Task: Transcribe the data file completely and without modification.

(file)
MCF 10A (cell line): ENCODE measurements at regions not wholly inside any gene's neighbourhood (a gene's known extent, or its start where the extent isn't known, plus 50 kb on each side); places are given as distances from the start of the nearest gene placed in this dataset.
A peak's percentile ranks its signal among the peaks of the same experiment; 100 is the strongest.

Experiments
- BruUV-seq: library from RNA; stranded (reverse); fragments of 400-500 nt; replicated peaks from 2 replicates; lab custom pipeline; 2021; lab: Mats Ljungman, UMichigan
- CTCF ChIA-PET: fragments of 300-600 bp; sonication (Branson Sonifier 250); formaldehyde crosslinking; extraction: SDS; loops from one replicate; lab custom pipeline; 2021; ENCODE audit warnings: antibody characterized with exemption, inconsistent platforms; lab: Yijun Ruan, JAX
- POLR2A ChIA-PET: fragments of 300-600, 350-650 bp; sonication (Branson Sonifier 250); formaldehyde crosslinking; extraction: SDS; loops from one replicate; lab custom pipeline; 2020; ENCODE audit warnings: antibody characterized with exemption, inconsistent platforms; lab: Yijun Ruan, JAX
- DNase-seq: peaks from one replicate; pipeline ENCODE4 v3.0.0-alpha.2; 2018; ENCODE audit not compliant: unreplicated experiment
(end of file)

MCF 10A (cell line): ENCODE measurements at regions not wholly inside any gene's neighbourhood (a gene's known extent, or its start where the extent isn't known, plus 50 kb on each side); places are given as distances from the start of the nearest gene placed in this dataset.
A peak's percentile ranks its signal among the peaks of the same experiment; 100 is the strongest.

Experiments
- BruUV-seq: library from RNA; stranded (reverse); fragments of 400-500 nt; replicated peaks from 2 replicates; lab custom pipeline; 2021; lab: Mats Ljungman, UMichigan
- CTCF ChIA-PET: fragments of 300-600 bp; sonication (Branson Sonifier 250); formaldehyde crosslinking; extraction: SDS; loops from one replicate; lab custom pipeline; 2021; ENCODE audit warnings: antibody characterized with exemption, inconsistent platforms; lab: Yijun Ruan, JAX
- POLR2A ChIA-PET: fragments of 300-600, 350-650 bp; sonication (Branson Sonifier 250); formaldehyde crosslinking; extraction: SDS; loops from one replicate; lab custom pipeline; 2020; ENCODE audit warnings: antibody characterized with exemption, inconsistent platforms; lab: Yijun Ruan, JAX
- DNase-seq: peaks from one replicate; pipeline ENCODE4 v3.0.0-alpha.2; 2018; ENCODE audit not compliant: unreplicated experiment